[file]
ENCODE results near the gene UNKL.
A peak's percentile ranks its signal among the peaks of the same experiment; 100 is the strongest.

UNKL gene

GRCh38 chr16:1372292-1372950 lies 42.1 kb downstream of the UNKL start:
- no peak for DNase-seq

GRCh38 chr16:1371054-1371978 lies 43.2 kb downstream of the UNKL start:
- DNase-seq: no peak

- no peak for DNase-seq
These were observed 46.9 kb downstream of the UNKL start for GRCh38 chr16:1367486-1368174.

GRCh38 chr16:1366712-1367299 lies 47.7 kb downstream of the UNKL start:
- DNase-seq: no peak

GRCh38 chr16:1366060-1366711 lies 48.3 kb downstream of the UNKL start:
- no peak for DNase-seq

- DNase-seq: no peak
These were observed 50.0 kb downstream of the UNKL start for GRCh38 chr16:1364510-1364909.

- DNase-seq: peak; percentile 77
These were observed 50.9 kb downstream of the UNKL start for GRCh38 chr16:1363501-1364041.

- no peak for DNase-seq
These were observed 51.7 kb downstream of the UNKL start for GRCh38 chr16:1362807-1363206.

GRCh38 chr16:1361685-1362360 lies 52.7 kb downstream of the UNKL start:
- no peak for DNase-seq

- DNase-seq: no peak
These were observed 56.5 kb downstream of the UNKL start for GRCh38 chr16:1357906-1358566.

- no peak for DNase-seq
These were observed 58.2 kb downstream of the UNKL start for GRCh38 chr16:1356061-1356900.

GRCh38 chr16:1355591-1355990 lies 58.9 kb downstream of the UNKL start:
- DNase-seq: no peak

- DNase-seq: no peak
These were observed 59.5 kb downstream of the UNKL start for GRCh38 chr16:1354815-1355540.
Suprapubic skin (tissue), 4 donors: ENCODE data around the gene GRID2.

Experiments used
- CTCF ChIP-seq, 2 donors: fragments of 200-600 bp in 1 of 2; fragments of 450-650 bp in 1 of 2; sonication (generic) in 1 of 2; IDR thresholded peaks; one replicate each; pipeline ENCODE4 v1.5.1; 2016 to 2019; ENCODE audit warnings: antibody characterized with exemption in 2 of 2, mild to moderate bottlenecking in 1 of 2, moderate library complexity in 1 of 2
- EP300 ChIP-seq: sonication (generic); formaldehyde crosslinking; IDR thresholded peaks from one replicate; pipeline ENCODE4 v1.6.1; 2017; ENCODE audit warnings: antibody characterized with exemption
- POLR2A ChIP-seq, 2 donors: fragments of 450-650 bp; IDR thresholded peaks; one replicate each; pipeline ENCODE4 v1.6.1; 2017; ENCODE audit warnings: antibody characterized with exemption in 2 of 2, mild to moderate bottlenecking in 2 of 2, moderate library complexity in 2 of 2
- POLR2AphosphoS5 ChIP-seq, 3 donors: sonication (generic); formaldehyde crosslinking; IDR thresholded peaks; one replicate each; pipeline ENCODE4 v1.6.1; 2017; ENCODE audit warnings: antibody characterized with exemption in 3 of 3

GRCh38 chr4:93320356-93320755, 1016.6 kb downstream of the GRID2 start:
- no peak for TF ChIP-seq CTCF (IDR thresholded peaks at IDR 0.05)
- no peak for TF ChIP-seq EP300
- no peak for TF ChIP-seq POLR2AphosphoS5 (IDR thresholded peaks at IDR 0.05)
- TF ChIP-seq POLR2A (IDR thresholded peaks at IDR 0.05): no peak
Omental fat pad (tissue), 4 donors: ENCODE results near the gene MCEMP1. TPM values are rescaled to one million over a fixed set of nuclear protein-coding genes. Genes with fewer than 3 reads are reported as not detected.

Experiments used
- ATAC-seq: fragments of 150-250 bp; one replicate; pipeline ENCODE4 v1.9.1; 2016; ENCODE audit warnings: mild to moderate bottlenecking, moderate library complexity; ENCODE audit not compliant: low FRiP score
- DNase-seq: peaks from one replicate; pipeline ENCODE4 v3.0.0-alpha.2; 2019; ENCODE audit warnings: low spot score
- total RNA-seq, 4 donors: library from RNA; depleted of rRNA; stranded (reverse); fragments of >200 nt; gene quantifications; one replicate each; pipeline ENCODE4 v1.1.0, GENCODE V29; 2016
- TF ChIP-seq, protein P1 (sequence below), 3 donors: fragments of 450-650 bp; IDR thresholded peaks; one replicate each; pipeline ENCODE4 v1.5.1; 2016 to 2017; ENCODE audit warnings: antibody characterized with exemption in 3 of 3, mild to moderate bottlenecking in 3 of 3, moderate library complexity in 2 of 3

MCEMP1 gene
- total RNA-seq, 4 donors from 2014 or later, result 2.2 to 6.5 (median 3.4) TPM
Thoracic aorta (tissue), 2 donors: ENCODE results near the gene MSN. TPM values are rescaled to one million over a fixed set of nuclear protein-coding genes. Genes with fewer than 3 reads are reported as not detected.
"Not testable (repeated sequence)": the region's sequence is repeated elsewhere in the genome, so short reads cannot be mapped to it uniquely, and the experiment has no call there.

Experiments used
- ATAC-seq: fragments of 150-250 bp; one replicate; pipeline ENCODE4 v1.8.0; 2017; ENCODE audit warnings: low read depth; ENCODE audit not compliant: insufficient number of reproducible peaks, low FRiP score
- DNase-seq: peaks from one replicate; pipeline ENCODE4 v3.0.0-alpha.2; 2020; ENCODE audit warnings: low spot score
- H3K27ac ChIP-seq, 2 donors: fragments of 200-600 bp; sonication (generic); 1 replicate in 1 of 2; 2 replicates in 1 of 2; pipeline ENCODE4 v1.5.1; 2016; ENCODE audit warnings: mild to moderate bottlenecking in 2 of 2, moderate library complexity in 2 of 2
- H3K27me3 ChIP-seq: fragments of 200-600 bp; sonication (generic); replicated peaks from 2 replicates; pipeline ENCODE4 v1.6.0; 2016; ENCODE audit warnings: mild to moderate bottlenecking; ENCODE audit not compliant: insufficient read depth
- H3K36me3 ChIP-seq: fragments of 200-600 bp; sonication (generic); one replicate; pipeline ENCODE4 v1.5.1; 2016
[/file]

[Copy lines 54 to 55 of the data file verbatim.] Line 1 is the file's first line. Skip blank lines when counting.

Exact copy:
- H3K27ac ChIP-seq, 2 donors: fragments of 200-600 bp; sonication (generic); 1 replicate in 1 of 2; 2 replicates in 1 of 2; pipeline ENCODE4 v1.5.1; 2016; ENCODE audit warnings: mild to moderate bottlenecking in 2 of 2, moderate library complexity in 2 of 2
- H3K27me3 ChIP-seq: fragments of 200-600 bp; sonication (generic); replicated peaks from 2 replicates; pipeline ENCODE4 v1.6.0; 2016; ENCODE audit warnings: mild to moderate bottlenecking; ENCODE audit not compliant: insufficient read depth